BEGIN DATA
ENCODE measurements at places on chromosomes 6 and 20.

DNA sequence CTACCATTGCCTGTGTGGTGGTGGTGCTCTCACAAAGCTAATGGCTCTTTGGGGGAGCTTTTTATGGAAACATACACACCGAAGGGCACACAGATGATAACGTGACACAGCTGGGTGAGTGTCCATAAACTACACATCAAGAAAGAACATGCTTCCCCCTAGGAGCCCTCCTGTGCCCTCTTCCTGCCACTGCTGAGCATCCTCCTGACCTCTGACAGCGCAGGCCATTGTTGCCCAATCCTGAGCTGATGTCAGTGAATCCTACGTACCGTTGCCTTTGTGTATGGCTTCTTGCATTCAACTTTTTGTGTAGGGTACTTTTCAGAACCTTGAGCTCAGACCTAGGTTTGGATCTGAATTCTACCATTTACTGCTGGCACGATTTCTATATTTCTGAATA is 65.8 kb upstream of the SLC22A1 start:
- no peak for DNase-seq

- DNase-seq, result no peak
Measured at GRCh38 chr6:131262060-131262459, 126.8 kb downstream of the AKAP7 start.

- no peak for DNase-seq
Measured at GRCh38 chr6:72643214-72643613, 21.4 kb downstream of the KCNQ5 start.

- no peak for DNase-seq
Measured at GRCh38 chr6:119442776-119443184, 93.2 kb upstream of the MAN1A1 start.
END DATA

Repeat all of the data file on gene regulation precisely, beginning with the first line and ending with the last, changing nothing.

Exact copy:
ENCODE measurements at places on chromosomes 6 and 20.

DNA sequence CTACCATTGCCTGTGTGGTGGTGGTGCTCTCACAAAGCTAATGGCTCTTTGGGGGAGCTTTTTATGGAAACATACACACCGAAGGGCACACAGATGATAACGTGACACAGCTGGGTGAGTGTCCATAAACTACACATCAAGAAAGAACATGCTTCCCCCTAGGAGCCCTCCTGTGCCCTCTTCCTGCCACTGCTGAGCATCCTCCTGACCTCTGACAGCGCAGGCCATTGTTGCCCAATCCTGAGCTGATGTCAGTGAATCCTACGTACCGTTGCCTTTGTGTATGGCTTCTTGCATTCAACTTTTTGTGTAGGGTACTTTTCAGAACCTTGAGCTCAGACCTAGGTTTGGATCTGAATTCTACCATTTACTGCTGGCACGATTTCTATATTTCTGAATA is 65.8 kb upstream of the SLC22A1 start:
- no peak for DNase-seq

- DNase-seq, result no peak
Measured at GRCh38 chr6:131262060-131262459, 126.8 kb downstream of the AKAP7 start.

- no peak for DNase-seq
Measured at GRCh38 chr6:72643214-72643613, 21.4 kb downstream of the KCNQ5 start.

- no peak for DNase-seq
Measured at GRCh38 chr6:119442776-119443184, 93.2 kb upstream of the MAN1A1 start.